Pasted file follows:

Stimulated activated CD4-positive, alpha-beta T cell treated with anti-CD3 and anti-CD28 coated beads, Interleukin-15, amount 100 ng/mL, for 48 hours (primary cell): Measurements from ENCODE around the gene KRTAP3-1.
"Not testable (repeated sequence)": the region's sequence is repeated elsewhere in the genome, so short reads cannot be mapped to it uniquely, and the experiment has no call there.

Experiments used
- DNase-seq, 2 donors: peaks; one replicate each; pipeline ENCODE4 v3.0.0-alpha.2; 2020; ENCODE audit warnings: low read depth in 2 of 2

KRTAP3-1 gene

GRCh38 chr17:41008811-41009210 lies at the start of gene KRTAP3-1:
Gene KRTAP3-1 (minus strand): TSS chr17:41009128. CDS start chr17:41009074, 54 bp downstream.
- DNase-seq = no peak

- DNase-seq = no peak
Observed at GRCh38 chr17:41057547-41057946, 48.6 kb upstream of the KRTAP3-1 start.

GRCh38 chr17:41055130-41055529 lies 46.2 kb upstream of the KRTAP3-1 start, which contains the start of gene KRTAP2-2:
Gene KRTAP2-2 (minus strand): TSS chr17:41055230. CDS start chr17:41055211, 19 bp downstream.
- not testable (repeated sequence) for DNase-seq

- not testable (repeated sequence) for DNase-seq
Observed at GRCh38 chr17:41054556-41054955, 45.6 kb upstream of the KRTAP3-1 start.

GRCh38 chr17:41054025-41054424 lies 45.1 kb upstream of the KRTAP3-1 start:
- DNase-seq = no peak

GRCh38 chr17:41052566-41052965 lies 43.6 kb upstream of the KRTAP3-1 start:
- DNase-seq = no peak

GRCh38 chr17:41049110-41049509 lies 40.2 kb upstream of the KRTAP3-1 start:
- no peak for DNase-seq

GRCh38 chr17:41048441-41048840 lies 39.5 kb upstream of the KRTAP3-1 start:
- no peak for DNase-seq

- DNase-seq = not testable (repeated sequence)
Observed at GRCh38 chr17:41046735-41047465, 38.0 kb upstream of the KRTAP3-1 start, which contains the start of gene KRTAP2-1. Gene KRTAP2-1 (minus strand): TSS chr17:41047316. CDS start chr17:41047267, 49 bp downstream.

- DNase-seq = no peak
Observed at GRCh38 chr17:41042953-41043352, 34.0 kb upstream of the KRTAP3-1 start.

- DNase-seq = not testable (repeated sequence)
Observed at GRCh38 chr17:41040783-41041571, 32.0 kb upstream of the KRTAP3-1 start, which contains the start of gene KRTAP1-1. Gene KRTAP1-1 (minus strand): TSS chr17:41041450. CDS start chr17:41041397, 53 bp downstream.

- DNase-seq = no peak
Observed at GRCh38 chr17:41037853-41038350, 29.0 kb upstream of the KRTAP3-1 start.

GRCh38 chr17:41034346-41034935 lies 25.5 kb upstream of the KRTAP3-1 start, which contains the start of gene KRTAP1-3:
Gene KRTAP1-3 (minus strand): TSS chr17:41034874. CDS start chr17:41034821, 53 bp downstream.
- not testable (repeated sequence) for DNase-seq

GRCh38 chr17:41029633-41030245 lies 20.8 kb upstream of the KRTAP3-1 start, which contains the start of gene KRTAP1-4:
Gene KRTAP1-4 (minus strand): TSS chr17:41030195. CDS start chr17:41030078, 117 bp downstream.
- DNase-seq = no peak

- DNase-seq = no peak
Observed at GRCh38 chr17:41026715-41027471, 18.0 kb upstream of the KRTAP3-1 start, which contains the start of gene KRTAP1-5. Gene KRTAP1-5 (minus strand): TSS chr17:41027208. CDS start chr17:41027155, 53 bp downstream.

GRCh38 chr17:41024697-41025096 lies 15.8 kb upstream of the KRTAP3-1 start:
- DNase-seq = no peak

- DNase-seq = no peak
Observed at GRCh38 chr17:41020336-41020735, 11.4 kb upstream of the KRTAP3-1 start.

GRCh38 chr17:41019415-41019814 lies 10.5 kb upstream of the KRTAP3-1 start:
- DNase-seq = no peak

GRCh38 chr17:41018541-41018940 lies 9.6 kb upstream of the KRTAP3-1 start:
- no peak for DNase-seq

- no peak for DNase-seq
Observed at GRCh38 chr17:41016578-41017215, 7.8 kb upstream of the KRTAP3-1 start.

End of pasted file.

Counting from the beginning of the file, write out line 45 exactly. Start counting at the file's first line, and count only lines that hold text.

- DNase-seq = no peak